Even assuming arguendo that young people are a "cognizable class," a defendant must establish that young people are not fairly represented in the pools from which grand or trial juries are drawn and that this underrepresentation is a result of systematic exclusion. The statistical evidence judicially noticed in this case is that people between the ages of 18 and 34 constitute about 38.4 percent of the population of Rockingham County. It also showed that 11.4 percent of the jurors during the January 1979, April 1980, and September 1980 terms were within that age group. On the basis of these statistics, we do not find that young people are underrepresented to an unconstitutional degree.

The data presented to the court showed that blacks comprised only 0.94 percent of the county's population during the period involved in the study. The evidence showed that 0.15 percent of the jurors during the same period were black. Because of the understandable lack of records the number of blacks on juries, the evidence is based on the questionable reliability of the memory of individuals involved in the system. Considering the small numbers involved, we do not find a significant underrepresentation of blacks on juries.

Exclusion of persons aged 18 to 34 and blacks from juries is, however, an occurrence which may be possible under our statutes. The selection of jurors in New Hampshire is within the discretion of selectmen, who may choose "such men and women . . . as they judge eligible to serve. . . ." (Emphasis added.) RSA 500-A:2 (Supp. 1979) The unfettered discretion allowed the selectmen by RSA 500-A:2 (Supp. 1979) does not require that jurors be of age, literate, voters, or even citizens of the State.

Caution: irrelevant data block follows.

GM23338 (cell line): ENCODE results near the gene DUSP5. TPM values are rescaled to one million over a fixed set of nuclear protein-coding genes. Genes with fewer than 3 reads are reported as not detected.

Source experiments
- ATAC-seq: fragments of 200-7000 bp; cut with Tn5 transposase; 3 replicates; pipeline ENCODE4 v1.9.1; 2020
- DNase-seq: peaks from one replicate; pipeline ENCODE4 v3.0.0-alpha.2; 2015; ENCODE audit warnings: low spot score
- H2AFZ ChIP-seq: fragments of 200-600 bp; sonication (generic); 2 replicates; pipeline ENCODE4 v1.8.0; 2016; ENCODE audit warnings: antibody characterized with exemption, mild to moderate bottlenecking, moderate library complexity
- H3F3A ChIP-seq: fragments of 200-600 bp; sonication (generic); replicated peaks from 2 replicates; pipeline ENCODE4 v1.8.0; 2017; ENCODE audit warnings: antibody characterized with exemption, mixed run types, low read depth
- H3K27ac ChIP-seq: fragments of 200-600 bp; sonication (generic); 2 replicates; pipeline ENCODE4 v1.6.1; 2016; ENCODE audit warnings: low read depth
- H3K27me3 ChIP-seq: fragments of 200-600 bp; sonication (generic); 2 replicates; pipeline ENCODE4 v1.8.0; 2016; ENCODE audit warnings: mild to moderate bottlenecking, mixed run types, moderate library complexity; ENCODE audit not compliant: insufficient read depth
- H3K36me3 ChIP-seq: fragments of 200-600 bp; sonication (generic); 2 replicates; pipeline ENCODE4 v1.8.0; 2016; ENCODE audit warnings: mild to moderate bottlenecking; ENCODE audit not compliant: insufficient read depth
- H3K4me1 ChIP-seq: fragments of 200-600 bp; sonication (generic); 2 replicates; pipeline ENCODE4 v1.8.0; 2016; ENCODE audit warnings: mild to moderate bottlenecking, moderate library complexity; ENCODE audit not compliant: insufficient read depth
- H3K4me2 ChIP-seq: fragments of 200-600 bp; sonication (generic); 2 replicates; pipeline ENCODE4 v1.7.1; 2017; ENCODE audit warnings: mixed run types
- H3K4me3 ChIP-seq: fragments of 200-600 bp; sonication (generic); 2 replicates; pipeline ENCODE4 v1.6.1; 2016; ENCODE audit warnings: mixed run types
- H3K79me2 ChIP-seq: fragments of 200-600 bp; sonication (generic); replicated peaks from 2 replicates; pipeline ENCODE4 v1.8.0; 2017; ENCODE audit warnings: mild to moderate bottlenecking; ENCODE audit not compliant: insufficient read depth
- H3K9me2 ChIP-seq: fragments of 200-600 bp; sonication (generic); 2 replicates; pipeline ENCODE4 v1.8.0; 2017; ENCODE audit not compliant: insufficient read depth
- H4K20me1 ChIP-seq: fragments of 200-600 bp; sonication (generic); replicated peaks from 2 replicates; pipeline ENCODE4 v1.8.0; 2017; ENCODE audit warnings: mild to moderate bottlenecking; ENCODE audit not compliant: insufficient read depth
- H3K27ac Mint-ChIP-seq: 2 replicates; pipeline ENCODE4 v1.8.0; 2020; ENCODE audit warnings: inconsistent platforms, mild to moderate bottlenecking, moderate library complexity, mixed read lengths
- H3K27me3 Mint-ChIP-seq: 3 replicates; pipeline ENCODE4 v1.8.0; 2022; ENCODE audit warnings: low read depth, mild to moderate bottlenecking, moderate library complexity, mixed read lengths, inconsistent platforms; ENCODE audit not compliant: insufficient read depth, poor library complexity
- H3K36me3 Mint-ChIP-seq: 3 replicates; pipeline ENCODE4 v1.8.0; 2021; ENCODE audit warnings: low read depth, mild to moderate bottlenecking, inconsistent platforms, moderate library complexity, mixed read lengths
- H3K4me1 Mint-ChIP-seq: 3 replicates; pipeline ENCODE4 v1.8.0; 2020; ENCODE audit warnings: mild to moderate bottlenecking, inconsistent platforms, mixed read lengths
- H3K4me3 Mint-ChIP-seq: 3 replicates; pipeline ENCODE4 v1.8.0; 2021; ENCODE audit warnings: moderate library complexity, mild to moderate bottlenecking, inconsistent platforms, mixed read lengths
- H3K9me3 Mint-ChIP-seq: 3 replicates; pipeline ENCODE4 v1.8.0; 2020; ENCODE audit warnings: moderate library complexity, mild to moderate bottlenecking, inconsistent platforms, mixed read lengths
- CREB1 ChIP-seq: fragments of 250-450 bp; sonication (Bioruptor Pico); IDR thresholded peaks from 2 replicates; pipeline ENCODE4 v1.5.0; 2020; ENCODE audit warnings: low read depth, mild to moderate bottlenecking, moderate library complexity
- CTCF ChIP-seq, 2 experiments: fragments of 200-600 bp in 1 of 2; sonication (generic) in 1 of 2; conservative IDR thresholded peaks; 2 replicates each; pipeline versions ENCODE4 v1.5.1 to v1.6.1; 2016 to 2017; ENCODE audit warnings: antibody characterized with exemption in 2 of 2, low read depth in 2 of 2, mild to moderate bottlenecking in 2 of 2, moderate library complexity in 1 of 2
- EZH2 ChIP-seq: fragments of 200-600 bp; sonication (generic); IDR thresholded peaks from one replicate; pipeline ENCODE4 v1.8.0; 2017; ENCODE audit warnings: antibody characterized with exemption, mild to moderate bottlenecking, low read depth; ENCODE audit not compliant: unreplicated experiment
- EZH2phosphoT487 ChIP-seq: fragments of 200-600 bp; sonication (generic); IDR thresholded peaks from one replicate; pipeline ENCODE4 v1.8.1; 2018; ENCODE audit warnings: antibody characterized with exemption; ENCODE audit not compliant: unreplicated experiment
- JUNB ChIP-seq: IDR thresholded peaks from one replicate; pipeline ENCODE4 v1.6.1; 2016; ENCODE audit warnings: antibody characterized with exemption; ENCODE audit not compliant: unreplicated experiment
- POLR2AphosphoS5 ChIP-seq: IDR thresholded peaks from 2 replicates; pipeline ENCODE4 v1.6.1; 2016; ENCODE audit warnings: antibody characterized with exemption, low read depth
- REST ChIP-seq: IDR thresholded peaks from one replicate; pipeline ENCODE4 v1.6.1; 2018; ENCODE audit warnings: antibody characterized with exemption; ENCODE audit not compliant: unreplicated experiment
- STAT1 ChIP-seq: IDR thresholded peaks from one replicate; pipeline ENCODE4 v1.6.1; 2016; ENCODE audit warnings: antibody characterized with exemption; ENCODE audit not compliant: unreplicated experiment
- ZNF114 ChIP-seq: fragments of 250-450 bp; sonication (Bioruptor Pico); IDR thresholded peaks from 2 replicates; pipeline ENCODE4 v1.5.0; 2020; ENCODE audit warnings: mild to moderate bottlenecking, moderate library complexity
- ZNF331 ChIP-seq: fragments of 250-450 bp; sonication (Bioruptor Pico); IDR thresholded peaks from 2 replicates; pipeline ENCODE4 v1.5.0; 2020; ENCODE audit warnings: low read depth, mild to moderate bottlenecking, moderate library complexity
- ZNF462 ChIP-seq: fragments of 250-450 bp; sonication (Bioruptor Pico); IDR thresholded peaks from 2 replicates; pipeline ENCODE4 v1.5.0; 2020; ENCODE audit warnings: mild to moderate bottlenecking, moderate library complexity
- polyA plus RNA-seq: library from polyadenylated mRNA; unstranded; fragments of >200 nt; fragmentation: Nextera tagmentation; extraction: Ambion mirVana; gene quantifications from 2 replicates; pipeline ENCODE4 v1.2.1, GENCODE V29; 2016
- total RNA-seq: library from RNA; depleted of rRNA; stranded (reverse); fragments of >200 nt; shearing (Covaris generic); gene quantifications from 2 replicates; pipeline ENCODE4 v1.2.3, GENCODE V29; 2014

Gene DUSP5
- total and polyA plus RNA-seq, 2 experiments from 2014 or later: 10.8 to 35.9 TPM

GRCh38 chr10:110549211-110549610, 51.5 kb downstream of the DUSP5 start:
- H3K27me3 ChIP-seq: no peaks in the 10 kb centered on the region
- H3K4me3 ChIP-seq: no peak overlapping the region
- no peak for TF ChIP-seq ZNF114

Six attorneys and ten selectmen testified regarding jury selection practices during three terms of court in the last two years. The method of selecting juries varied widely. The selectman of one town testified that because he only picks residents he knows (one was his wife), they tend to be older (he was sixty-four). He also testified that he picks people who want to serve and who have the time to do so because they are retired. In that town, a de facto "key man" system prevailed because "we would tend not to choose people whom we did not know or whose family we didn't know." One town selectman testified that he specifically excludes people who volunteer; a selectman in Portsmouth testified that he automatically appoints such people, a practice that violates RSA 500-A:13 (Supp. 1979); and a third selectman testified that she telephones people to determine if they would be willing to serve. The latter selectman conceded that she "obtained no young people . . . in the age [group] of twenty-three to thirty-two." Her list comprised "mid-50's to retired people." The selectman from one town testified that he once selected jurors from a list of real estate property taxpayers, a list that obviously did not include tenants.